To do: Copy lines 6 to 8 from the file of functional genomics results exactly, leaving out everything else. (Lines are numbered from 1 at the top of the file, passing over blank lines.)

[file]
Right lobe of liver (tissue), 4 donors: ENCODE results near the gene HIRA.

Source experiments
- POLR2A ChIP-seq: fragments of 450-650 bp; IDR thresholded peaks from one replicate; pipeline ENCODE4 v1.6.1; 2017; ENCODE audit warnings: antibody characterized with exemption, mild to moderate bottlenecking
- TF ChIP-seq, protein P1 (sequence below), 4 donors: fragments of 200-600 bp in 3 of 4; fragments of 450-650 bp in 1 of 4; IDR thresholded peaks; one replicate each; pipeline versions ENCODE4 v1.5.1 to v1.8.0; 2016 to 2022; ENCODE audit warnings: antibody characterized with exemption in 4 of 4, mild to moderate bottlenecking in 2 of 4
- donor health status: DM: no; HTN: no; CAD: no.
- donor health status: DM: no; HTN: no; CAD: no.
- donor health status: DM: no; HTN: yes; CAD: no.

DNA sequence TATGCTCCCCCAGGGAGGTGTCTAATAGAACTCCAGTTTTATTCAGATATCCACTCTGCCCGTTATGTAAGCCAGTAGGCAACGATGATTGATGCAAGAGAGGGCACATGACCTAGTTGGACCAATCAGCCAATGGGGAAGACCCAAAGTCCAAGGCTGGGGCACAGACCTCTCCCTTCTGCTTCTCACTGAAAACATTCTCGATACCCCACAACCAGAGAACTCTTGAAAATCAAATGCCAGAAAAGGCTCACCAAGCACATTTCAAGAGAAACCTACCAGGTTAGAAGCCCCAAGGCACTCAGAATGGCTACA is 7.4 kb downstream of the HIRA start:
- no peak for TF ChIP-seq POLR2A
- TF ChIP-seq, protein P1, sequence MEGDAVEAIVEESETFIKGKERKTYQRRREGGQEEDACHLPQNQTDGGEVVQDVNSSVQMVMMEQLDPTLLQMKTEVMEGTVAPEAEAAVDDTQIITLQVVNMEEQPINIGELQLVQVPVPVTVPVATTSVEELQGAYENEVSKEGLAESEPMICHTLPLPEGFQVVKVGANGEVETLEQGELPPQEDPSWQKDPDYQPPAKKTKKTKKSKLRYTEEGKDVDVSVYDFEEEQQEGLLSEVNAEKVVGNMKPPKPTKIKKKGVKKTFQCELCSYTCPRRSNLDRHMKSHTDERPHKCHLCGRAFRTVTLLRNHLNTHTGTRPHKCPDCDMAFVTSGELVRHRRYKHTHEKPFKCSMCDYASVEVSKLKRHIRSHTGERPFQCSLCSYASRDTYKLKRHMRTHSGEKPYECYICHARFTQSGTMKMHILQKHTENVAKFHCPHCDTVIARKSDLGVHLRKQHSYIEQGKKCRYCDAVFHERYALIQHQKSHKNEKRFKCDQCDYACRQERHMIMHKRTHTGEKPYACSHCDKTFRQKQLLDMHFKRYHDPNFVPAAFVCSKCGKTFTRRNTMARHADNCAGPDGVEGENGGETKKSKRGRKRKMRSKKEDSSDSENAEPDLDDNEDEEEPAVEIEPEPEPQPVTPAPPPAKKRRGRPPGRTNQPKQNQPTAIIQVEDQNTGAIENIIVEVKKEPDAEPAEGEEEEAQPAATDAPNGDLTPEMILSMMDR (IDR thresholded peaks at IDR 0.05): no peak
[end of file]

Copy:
- donor health status: DM: no; HTN: no; CAD: no.
- donor health status: DM: no; HTN: yes; CAD: no.

DNA sequence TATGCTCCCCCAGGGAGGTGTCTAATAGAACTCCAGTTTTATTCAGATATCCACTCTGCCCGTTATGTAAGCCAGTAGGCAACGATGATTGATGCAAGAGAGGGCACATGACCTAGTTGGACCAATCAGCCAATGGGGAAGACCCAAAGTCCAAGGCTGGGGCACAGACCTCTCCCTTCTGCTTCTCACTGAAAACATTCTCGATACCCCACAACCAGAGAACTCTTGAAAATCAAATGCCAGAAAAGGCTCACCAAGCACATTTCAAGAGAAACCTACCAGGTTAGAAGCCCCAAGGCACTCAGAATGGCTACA is 7.4 kb downstream of the HIRA start: